Irish Worship of Idols
5. Worship of Idols.
Idols were very generally worshipped. The earliest authentic document that mentions idols is St. Patrick's "Confession," in which the great apostle himself speaks of some of the Scots (i.e. Irish) who, up to that time, "had worshipped only idols and abominations." Elsewhere in the same document, as well as in many other ancient authorities, the practice of idol-worship is mentioned as a thing well known among the Irish; and the destruction of many idols in various parts of the country was an important part of St. Patrick's life-work.
There was a great idol called Cromm Cruach, covered all over with gold and silver, in Magh Slecht (the 'Plain of Prostrations '), near the present village of Ballymagauran, in the County Cavan, surrounded by twelve lesser idols, covered with brass or bronze. In our most ancient books Cromm Cruach is mentioned as the chief idol of the whole country, and as being "until the coming of Patrick, the god of every folk that colonised Ireland." In a very old legend, found in the Dinnsenchus in the Book of Leinster, it is related that many centuries before the Christian era, King Tigernmas [Teernmas] and crowds of his people were destroyed in some mysterious way, as they were worshipping it on Samain Eve—the eve of the 1st November. In the main facts regarding Cromm Cruach, the secular literature is corroborated by the Lives of St. Patrick. In the Tripartite Life it is stated that this idol was adored by King Laegaire, and by many others; and that Patrick, setting out from Granard, went straight to Magh Slecht, and overthrew the whole thirteen. They were all pillar-stones: and the remains of them were in Magh Slecht at the time of the compilation of the Tripartite Life (eighth to tenth century): for it states that they were then to be seen, buried up to their heads in the earth, as Patrick had left them.
In the Dinnsenchus it is stated that, down to the time of St. Patrick, the Irish killed their children in sacrifice to Cromm Cruach in order to obtain from him plenty of milk, corn, and honey. But this statement is not supported by any other authority, though Cromm Cruach is mentioned often enough: it stands quite alone. In such an important matter the Dinnsenchus is not a sufficient authority, for it is a comparatively late document, and the stories in it, of which this is one, are nearly all fabulous —invented to account for the names. Besides, St. Patrick knew all about this idol; and if children were sacrificed to it down to his time, it would be mentioned in some of the numerous Lives of him. It may then be taken as certain that the Dinnsenchus statement is a pure invention, and that this horrid custom of direct human sacrifice to idols or gods, though practised by the Gauls, never reached Ireland.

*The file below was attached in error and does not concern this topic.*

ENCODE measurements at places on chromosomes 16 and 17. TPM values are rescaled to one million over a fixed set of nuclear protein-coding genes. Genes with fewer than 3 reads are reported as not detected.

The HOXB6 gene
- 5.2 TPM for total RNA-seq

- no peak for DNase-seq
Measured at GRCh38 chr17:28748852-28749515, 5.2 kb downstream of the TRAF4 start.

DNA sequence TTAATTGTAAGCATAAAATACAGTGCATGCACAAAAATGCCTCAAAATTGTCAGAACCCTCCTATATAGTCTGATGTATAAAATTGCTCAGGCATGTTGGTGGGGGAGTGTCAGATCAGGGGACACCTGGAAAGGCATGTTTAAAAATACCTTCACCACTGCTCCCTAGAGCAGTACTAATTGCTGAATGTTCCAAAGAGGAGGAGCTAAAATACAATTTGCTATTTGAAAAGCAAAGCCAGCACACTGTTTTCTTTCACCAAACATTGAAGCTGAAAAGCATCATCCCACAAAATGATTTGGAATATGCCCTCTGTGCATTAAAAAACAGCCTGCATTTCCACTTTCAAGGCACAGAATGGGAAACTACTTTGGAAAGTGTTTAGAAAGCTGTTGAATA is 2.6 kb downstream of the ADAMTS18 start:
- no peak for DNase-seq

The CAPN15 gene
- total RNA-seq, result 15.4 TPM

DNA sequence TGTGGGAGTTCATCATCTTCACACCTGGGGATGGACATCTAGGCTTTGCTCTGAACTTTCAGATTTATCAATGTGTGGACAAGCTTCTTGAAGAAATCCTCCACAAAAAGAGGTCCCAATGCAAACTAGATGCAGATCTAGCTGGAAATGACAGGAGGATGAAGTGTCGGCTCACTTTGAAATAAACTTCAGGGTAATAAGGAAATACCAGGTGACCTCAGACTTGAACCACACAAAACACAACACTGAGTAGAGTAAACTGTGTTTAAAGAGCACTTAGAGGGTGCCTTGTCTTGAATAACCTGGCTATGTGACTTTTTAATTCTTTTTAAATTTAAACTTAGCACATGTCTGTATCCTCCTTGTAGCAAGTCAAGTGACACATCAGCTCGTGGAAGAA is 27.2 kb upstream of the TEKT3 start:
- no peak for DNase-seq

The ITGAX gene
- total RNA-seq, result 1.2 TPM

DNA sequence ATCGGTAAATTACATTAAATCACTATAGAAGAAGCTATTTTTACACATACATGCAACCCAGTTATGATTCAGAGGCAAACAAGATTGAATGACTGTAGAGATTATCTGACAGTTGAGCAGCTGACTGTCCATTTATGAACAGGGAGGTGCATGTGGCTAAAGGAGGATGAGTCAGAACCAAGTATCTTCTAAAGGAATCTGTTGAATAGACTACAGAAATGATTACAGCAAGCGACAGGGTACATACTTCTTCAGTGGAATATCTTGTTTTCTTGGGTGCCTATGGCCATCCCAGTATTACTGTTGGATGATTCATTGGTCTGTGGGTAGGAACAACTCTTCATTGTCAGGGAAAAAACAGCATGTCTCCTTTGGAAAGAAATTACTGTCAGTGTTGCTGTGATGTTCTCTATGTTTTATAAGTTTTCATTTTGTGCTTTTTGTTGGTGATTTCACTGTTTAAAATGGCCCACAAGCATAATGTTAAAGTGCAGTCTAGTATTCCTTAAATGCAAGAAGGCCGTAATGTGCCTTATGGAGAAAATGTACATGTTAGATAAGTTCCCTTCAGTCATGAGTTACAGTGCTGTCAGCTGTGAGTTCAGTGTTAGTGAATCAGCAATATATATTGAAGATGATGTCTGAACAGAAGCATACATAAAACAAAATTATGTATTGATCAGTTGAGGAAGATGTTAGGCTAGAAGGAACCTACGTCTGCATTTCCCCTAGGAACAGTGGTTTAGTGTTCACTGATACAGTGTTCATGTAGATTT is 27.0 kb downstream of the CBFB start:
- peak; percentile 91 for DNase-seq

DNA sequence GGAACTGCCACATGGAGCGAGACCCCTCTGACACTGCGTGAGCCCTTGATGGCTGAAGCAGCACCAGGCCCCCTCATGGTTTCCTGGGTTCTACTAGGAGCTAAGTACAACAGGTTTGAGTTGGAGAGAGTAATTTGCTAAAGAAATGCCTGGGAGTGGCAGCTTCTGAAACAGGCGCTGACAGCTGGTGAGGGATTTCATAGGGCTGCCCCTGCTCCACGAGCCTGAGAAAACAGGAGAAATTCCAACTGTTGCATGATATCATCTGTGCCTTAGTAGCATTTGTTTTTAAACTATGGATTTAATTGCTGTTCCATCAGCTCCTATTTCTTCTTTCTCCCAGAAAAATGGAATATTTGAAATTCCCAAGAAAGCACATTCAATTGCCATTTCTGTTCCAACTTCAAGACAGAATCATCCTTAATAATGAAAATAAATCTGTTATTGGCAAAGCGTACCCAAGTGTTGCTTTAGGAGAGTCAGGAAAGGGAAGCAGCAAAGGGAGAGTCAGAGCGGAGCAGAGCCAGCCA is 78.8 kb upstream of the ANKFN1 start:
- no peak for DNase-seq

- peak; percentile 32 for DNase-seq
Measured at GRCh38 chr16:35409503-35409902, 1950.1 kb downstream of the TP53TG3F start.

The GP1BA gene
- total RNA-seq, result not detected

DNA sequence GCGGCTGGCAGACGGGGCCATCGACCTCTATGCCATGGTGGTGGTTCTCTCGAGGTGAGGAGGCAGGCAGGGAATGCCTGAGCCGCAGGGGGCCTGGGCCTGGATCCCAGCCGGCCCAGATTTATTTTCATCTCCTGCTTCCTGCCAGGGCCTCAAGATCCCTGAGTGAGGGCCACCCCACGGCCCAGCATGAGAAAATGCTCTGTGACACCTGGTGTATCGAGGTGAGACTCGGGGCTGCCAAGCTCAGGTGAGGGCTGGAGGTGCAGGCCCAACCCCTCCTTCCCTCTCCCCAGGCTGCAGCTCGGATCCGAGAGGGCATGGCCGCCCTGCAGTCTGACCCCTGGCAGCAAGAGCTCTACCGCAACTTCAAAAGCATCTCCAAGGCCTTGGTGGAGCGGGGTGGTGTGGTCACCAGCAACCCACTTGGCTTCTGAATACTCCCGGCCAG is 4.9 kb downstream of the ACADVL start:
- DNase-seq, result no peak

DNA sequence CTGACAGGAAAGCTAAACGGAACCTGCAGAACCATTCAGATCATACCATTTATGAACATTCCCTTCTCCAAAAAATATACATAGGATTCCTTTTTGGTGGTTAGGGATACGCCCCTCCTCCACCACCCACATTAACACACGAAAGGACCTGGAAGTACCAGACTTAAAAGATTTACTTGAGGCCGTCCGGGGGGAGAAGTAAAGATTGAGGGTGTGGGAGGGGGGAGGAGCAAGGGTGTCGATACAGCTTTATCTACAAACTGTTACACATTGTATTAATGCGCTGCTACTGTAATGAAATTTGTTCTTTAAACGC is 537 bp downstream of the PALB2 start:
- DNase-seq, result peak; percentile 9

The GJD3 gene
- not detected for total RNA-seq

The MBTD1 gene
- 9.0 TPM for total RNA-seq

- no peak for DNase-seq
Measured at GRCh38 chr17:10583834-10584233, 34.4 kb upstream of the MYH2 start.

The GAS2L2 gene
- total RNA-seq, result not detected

As Cromm Cruach was the "king-idol" of all Ireland, there was a special idol-god, named Kermand Kelstach, that presided over Ulster. This stone-idol was still preserved as a curiosity in the porch of the cathedral of Clogher down to the time of the annalist Cathal Maguire (died 1498), as he himself tells us.
Pillar-stones were worshipped in other parts of Ireland as well as at Moy-Slecht and Clogher. The Dinnsenchus, after speaking of Cromm Cruach and the other twelve, remarks that from the time of Heremon to the coming of the good Patrick of Armagh, there was adoration of pillar-stones in Ireland: a statement which we find also in other old authorities. In the Brehon Laws, one of the objects used for marking the boundaries of land is stated to be "a stone of worship." This interesting record at once connects the Irish custom with the Roman worship of the god Terminus, which god was merely a pillar-stone placed standing in the ground to mark the boundary of two adjacent properties—exactly as in Ireland. Even to this day some of these old idols or oracle-stones are known; and the memory of the rites performed at them is preserved in popular legend.
The Irish—like the Scottish Highlanders—had an idol called Bél [Bail], whose worship was celebrated with fire-ceremonies. There was a great meeting held at Ushnagh (in present Co. Westmeath) every year on the 1st May, when two fires were kindled in Bél's name, with solemn incantations, by the druids; and cattle were driven between the fires to protect them against the diseases of the coming year. On this occasion, moreover, the young of cattle were offered to the idol. These pagan ceremonies were practised on May Day, all through Ireland, in imitation of those at Ushnagh, and were continued down to late times.
We know, from Scriptural as well as from other authorities, that the Phoenicians had an idol-god named Baal or Bél, which they worshipped with great fire-ceremonies, and which they introduced to all the surrounding nations. Seeing that Ireland was well known to the Phoenicians, that the Irish god Bél is identical in name with the Phoenician god, and was worshipped with the same fire-ceremonies, it is obvious—though we have no direct authoritative statement on the point—that the Irish derived the name and worship of their god Bél—either directly or indirectly—from the Phoenicians.
The Irish, like the Continental nations of the Middle Ages, paid great reverence to their arms, especially swords, amounting sometimes to downright worship, which accounts for the custom of swearing by them. This oath, which was very usual in Ireland, was quite as binding as that by the elements. The reason is given in "The Sick Bed of Cuculainn":—"Because demons were accustomed to speak to them from their arms; and hence it was that an oath by their arms was inviolable."